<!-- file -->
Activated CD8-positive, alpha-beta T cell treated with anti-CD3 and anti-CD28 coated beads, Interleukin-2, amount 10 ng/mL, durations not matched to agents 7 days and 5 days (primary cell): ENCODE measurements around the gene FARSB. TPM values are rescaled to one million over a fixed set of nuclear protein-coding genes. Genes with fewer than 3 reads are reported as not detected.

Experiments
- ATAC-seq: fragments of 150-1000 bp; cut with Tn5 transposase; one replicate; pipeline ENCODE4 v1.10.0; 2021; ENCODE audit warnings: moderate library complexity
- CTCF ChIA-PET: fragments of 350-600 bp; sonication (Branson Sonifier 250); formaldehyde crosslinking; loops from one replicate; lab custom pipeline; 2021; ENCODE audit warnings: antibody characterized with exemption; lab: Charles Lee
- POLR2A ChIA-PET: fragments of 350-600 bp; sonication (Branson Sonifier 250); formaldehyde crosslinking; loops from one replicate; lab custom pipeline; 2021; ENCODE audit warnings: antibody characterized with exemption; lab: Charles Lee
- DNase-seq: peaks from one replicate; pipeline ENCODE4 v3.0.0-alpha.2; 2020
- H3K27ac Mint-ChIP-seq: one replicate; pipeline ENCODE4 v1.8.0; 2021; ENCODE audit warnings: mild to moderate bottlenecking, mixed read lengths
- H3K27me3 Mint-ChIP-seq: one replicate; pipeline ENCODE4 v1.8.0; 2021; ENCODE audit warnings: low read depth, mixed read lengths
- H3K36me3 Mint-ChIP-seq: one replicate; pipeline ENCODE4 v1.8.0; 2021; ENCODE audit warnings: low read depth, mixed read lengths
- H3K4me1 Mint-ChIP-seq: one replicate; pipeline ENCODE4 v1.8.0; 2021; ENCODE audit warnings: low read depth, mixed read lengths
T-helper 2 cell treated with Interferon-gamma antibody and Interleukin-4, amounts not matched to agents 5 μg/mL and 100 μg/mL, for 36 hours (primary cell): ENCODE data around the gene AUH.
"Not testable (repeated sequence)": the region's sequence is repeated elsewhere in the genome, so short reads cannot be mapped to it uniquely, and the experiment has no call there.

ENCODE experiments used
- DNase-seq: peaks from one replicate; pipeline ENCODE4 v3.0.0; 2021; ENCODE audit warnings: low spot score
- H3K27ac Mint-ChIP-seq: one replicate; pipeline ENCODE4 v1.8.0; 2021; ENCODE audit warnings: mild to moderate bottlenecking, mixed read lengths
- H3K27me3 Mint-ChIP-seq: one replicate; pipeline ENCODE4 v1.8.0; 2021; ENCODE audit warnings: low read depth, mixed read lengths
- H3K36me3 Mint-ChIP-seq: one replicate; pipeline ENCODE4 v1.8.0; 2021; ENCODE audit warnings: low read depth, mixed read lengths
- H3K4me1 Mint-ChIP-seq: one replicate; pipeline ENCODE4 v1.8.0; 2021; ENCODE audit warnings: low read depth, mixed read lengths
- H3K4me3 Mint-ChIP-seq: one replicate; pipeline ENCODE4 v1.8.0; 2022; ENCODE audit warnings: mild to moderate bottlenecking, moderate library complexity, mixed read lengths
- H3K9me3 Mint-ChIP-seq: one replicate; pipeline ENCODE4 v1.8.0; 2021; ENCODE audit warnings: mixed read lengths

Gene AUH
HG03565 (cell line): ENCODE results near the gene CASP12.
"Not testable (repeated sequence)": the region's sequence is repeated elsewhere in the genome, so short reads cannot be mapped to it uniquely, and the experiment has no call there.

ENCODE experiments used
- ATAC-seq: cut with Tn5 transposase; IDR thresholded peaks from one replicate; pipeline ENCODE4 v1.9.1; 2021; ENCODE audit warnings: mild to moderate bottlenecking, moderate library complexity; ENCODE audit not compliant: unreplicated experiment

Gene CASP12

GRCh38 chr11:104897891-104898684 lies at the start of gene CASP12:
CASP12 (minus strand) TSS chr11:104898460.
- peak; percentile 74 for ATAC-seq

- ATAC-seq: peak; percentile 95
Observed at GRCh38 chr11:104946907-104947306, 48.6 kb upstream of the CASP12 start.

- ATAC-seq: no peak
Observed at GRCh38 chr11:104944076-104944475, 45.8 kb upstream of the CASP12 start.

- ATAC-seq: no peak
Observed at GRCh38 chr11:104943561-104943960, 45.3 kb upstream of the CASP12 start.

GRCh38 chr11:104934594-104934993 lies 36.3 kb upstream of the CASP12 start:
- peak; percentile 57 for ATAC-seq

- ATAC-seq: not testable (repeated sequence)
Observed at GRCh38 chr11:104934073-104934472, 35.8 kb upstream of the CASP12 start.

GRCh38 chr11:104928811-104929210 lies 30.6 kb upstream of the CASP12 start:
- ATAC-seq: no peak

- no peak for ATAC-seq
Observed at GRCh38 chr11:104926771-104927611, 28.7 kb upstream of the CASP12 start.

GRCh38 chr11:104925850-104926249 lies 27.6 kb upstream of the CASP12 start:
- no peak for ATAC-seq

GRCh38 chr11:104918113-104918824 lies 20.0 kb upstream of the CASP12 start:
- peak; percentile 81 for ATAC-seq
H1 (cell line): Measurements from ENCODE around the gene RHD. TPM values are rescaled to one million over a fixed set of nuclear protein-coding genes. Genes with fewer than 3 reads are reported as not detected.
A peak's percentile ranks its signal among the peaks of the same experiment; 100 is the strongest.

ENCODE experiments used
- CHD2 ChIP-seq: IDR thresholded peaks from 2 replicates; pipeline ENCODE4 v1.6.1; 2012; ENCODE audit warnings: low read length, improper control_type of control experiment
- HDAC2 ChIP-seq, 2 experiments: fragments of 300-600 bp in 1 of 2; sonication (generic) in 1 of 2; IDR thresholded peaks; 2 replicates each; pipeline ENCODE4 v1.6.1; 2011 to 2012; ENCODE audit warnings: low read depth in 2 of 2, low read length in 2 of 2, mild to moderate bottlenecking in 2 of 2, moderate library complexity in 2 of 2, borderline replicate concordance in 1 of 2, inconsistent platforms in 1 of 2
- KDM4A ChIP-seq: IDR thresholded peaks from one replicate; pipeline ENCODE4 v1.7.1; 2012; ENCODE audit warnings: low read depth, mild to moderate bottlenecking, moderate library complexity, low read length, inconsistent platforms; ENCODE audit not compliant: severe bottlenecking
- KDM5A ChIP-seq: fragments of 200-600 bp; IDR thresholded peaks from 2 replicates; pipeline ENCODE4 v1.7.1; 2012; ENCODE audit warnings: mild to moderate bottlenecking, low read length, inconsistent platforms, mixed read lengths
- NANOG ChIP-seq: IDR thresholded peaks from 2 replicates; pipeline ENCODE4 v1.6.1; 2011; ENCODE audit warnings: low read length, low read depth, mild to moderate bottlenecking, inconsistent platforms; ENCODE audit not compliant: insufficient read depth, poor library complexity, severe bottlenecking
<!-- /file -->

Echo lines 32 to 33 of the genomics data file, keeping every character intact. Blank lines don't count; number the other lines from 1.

- ATAC-seq: no peak
Observed at GRCh38 chr11:104944076-104944475, 45.8 kb upstream of the CASP12 start.